Mezzanine financing continues to increase its role in European LBO activity, according to a report published by UK-based Mezzanine Management and research firm Initiative Europe. The report reveals that in the 12 months to June 2003, there was the most activity ever in the European mezzanine market. On an annualised basis, the European mezzanine market would therefore be valued at E6.9bn, compared to E5.1bn for the twelve months to December 2002 and E3.4bn in the 12 months to June 2002.
The total value of deals that included mezzanine increased by 97 per cent in the first half of this year. In total, mezzanine investment in Europe more than doubled to E3.05bn compared with E1.28bn in the same period in 2002.
Almost a quarter of all European buyouts included mezzanine in the first six months of the year, compared to only 17 per cent in the same period last year. The total value of deals including mezzanine in the financing mix grew by 97 per cent to E18.3bn in the first six months of 2003, compared with E9.3bn the previous year.
A number of factors have helped drive this surge in mezzanine activity. One is the increased appetite amongst investors for mezzanine product as reflected in recent successful fundraising campaigns from Intermediate Capital Group and Mezzanine Management. Another is the increased likelihood of needing a significant layer of mezzanine in a European LBO transaction: with bankers remaining wary of providing debt at the kind of multiples that arose a few years ago, mezzanine has gained in importance. For example, the E1.5bn secondary buyout of UK DIY retailer Focus Wickes included a E345m mezzanine note, whilst the E1.9bn secondary buyout of bingo operator Gala was financed with E290m of mezzanine.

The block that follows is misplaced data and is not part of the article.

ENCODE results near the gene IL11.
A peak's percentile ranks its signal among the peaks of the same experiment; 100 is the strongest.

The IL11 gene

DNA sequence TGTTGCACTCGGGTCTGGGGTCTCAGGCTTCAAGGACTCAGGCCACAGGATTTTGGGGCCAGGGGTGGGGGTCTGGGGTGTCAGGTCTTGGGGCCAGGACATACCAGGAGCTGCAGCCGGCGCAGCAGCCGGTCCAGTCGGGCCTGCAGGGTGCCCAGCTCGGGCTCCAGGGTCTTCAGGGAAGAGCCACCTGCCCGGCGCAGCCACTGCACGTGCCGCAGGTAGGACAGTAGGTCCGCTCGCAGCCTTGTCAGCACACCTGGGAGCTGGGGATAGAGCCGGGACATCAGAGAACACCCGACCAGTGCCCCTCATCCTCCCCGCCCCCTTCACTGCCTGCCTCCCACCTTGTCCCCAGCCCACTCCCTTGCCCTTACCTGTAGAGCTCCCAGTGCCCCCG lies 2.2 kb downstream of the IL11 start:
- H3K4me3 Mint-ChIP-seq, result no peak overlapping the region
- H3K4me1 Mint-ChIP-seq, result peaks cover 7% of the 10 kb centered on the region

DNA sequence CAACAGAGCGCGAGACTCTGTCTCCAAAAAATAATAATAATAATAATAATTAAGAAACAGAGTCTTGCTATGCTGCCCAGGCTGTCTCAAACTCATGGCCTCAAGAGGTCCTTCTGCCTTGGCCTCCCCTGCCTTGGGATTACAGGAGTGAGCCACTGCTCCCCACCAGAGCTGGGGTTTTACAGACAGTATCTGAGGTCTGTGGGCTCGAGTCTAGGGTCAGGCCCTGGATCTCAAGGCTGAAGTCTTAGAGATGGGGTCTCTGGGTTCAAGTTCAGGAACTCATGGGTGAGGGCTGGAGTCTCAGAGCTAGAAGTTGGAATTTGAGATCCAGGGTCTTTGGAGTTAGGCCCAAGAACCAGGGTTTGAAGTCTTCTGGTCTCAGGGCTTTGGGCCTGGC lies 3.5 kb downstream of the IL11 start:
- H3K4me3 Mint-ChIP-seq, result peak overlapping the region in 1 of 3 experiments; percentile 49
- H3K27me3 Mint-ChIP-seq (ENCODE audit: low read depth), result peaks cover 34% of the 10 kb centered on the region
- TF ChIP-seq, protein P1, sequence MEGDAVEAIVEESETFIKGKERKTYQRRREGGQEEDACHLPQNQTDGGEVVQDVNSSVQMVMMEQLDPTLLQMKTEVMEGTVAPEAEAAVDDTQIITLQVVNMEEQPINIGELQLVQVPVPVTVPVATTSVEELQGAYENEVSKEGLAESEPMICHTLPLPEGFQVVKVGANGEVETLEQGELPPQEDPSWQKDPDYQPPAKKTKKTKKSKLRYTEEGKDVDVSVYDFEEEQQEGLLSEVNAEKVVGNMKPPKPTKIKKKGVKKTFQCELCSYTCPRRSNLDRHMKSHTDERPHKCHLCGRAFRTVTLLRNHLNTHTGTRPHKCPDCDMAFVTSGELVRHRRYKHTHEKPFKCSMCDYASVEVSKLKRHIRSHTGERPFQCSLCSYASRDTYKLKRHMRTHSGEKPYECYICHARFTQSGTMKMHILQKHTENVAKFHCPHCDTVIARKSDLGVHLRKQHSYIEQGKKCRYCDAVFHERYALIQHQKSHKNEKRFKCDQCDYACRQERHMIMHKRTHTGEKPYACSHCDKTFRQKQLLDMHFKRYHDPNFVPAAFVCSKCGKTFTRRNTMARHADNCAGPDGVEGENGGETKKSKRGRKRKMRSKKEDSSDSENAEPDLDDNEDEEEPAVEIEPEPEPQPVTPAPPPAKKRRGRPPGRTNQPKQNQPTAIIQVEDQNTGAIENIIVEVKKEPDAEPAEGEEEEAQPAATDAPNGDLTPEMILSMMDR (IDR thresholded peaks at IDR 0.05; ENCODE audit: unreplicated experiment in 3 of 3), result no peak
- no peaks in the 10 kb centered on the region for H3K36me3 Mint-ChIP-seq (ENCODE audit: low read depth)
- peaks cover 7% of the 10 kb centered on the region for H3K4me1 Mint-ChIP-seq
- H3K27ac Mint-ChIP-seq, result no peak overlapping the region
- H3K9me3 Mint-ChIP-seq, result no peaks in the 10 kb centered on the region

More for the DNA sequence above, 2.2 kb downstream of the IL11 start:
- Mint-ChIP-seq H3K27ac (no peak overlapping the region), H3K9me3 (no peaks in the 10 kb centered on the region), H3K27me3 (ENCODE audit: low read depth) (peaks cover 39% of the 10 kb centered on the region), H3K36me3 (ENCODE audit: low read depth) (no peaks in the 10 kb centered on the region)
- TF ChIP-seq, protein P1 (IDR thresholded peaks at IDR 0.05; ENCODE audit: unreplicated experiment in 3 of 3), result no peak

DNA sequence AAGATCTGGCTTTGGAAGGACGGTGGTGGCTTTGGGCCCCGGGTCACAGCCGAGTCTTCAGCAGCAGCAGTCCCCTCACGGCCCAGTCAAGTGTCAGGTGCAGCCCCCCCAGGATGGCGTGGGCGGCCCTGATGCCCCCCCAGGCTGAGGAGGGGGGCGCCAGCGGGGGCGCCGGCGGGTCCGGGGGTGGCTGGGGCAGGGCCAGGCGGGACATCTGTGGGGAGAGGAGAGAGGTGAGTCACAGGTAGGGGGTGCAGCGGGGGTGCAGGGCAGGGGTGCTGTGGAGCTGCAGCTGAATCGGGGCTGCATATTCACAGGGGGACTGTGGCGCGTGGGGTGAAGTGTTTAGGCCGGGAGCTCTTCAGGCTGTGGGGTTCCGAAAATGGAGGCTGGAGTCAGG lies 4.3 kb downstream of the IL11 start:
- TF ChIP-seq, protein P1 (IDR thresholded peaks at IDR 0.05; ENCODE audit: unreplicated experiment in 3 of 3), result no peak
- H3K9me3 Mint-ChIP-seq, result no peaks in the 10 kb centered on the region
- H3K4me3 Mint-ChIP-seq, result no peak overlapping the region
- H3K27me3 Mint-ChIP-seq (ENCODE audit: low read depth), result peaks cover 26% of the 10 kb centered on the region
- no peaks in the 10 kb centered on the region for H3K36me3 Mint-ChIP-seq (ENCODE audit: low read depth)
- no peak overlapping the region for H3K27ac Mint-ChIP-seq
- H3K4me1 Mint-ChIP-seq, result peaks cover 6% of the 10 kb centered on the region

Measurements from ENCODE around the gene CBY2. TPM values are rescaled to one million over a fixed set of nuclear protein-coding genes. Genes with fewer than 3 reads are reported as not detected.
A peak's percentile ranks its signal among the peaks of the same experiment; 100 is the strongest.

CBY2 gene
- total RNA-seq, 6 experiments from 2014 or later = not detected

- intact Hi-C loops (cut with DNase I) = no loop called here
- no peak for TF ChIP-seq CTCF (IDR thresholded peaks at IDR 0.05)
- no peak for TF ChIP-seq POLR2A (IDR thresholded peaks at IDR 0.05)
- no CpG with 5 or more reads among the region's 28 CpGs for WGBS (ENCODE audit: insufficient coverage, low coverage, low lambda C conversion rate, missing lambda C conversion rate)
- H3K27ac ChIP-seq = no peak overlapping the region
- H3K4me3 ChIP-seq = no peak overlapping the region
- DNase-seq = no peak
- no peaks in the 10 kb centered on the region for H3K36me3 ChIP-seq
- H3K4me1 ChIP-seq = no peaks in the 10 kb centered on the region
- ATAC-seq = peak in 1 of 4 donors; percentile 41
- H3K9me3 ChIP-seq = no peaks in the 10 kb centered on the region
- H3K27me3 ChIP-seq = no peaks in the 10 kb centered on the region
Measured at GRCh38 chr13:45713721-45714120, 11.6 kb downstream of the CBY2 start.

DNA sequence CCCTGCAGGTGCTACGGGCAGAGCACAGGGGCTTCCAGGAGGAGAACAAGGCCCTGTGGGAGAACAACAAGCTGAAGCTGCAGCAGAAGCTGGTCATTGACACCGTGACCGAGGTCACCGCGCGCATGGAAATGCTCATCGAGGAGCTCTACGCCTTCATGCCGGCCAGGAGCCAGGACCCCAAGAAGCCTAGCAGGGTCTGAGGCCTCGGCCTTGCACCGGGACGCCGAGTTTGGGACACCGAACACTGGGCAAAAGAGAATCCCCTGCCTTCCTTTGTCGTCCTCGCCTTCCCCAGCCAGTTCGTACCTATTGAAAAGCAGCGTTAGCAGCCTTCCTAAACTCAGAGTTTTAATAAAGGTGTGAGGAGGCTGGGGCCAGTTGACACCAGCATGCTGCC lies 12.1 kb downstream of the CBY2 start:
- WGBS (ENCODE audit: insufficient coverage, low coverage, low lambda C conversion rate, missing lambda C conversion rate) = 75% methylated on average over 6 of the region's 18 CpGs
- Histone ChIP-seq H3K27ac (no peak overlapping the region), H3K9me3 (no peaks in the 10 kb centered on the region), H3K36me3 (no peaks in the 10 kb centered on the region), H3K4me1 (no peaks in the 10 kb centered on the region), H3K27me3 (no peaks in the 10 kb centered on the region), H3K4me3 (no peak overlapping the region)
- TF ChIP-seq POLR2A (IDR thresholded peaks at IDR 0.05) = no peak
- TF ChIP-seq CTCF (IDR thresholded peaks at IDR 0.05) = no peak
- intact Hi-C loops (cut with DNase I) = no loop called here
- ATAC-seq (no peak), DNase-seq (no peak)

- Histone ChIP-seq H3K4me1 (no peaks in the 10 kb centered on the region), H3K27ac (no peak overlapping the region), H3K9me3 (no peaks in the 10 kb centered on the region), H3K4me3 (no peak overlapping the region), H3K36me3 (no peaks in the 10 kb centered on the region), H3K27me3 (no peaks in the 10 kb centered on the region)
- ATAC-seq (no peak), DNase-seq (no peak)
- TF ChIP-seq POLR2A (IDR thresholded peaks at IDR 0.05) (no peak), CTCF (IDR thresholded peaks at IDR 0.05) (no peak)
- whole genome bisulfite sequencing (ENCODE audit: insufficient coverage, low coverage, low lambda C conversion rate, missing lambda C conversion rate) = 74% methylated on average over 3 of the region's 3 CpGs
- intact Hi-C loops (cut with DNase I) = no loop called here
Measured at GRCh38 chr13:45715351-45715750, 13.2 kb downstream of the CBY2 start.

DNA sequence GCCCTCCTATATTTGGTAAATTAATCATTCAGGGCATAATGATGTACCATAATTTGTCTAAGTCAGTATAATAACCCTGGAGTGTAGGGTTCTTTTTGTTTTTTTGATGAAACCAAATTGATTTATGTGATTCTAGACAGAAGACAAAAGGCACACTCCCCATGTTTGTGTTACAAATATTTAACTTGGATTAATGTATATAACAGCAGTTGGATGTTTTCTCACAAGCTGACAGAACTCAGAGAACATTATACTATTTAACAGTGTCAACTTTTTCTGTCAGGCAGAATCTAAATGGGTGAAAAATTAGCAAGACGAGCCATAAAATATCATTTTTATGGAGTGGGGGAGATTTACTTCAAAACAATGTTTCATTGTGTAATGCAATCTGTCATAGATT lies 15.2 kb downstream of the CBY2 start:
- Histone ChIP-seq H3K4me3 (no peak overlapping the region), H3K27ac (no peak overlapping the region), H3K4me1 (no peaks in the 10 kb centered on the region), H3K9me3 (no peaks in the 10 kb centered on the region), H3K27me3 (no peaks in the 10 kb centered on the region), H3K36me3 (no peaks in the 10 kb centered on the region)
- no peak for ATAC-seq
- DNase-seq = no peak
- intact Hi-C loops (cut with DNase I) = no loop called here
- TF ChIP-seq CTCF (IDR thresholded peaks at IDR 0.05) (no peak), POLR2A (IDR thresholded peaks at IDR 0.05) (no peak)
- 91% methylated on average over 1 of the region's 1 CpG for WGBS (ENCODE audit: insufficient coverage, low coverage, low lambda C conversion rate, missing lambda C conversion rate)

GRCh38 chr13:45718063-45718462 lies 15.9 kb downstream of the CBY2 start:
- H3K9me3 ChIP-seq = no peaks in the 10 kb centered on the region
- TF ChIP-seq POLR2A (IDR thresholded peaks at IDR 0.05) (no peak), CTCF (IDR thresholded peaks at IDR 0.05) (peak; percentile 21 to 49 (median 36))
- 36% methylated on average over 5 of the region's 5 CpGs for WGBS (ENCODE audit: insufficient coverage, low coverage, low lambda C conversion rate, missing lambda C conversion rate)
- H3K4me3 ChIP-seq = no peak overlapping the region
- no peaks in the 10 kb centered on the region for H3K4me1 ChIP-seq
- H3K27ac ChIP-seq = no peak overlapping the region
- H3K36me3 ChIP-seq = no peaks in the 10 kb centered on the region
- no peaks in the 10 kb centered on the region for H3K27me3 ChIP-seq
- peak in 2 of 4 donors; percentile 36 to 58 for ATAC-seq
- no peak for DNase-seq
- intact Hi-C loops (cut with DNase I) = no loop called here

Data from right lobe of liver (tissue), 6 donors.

Mezzanine investment in Continental Europe has also grown significantly. Investment in France and Benelux has doubled and Southern Europe tripled as a percentage of overall market share. The UK remains the largest mezzanine market in Europe, accounting for 35 per cent of the total amount invested, with France and Germany accounting for 29 per cent and 21 per cent respectively.
“The increase in LBO activity has undoubtedly fuelled some of the growth in the European mezzanine market,” said Rory Brooks, founder director of Mezzanine Management. “In addition, the size of mezzanine strips in some of the recent LBOs points to the greater depth and liquidity of the mezzanine market compared to a few years ago.”